Dear Mrs Mueller,
I don’t think any of your stories has been less than a B grade for me and “Samburu Hills” continues that tradition. The unusual settings and eras you choose for your books are heavenly for me. My blogging partner Janine once said if there were a romance set in Timbuktu, I’d be the one to read it and I think you’d probably be the author to write it.
When Celeste Reed steps off the boat in the fledgling colony of Kenya, East Africa she finds out the man that she was to marry doesn’t even care to get to know her let alone listen to a word she says. Life is miserable and then he has the nerve to die leaving her to run an estate without any money. It seems he spent all he had to impress the colony and she was just part of the package. Africa is unforgiving to the weak, but it can be the people that you least expect that make it.
And then there’s Edward.
Recently I watched the PBS miniseries “Heat of the Sun” set in 1930s Kenya and it jogged my memory that this book had been released. Your time frame is a little earlier than that but I imagine the type of characters hanging around in Nairobi were about the same: decadent, up to no good, and thoroughly snobbish. As if Celeste wasn’t up against enough trying to get her Kenyan ranch to break even against all odds, she has to deal with this lot whenever she ventures into the nearest town, two travel days away, to sell the crops, cattle and whatnot. I love Celeste, she’s so practical and down to earth. She’s a straight talker and straight shooter (love the scene when she tells her no-good husband off with the help of a shotgun), a hard worker and someone who finally gets a chance at a HEA after so many years of loneliness. The secondary characters were colorful and well used. I do have a question though. How could Celeste’s husband, the ninth child of a Marquess, be a Lord in his own right?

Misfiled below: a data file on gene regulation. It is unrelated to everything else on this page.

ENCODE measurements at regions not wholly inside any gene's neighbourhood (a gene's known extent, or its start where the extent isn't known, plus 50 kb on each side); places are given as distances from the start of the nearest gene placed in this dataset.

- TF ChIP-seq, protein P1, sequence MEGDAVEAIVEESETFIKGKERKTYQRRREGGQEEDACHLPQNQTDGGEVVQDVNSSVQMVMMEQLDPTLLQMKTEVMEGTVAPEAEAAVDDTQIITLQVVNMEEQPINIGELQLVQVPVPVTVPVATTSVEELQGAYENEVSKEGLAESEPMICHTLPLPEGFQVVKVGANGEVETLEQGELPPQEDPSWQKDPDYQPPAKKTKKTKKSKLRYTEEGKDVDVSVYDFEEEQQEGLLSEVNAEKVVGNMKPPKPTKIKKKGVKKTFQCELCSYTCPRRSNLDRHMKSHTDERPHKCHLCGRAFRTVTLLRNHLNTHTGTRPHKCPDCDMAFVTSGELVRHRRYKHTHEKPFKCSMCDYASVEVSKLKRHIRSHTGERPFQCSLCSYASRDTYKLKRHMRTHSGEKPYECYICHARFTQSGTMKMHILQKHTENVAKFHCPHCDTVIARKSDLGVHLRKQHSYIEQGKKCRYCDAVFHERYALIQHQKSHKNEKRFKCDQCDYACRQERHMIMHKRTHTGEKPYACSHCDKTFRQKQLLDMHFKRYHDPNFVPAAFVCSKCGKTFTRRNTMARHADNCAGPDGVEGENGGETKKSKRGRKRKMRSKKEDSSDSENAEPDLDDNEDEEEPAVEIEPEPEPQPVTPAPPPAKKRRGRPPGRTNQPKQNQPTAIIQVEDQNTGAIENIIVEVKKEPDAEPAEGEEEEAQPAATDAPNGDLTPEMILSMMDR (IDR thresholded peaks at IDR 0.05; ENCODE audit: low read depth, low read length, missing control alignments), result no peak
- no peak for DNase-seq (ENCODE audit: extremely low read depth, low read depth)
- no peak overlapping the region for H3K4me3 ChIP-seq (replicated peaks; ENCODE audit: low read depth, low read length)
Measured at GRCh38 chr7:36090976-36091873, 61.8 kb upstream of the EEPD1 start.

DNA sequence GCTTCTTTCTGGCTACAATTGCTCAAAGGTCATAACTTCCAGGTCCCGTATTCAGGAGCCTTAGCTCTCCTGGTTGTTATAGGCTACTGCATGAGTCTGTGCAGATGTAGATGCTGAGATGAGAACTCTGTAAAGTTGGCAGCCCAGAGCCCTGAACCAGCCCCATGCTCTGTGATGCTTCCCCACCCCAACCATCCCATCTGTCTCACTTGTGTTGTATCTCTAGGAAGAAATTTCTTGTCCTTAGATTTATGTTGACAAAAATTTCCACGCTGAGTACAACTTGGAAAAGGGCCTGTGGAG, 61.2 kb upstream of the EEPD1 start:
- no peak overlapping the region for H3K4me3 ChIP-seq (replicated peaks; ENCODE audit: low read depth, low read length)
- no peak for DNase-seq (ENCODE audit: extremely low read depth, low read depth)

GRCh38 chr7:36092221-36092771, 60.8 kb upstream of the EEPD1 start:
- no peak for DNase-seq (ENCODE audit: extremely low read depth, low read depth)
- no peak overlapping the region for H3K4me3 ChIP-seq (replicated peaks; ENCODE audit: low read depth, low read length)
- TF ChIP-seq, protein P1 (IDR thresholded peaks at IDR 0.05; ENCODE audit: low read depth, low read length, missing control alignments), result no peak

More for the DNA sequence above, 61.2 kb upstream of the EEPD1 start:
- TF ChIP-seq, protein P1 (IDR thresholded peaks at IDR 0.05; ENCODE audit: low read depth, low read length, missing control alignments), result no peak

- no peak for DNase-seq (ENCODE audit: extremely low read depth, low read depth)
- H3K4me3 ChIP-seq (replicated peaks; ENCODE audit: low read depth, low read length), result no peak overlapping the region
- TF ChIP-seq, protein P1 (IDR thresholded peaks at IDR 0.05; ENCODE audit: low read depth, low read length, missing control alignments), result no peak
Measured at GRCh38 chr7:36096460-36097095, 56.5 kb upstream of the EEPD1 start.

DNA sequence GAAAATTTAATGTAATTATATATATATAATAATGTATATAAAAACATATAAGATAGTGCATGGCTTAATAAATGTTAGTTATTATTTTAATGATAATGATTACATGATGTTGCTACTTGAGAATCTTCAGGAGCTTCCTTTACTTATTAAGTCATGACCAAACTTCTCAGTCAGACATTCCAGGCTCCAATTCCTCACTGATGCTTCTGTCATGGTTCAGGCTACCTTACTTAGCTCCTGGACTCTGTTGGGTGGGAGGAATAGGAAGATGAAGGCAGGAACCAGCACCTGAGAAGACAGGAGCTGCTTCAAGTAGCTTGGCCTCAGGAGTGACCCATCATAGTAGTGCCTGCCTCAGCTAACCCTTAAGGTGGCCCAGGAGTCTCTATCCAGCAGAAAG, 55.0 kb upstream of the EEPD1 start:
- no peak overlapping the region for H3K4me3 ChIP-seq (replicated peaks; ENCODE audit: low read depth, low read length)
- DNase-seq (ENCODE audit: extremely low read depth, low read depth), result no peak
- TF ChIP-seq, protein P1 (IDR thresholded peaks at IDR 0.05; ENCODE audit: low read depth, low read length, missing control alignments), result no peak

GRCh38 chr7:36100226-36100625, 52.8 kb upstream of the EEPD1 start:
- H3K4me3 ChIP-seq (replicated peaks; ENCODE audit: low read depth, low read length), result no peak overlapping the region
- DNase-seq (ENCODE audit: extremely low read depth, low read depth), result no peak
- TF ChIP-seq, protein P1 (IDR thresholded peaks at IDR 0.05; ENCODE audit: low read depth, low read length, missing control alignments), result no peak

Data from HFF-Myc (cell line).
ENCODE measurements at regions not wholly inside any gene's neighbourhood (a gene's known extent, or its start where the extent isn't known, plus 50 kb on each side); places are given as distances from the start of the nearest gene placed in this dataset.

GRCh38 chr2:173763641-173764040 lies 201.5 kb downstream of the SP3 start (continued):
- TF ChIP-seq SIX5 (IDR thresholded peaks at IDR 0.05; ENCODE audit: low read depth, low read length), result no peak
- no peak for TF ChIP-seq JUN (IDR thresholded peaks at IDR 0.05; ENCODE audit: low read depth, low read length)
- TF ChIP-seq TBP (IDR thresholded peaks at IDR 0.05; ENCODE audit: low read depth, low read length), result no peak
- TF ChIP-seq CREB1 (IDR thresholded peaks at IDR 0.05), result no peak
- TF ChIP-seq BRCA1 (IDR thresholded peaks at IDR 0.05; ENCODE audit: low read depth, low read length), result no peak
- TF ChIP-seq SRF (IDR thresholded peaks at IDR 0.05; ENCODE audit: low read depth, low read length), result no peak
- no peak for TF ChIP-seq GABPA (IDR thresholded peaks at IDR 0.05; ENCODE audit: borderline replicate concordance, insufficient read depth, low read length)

This book might look short but so much is told so economically. You can tell more with less words than most authors I’ve read, as if you’re paring a story down to its lovely, compact bones. The vivid descriptions of Kenya and her people put me right there. B+ for “Samburu Hills.”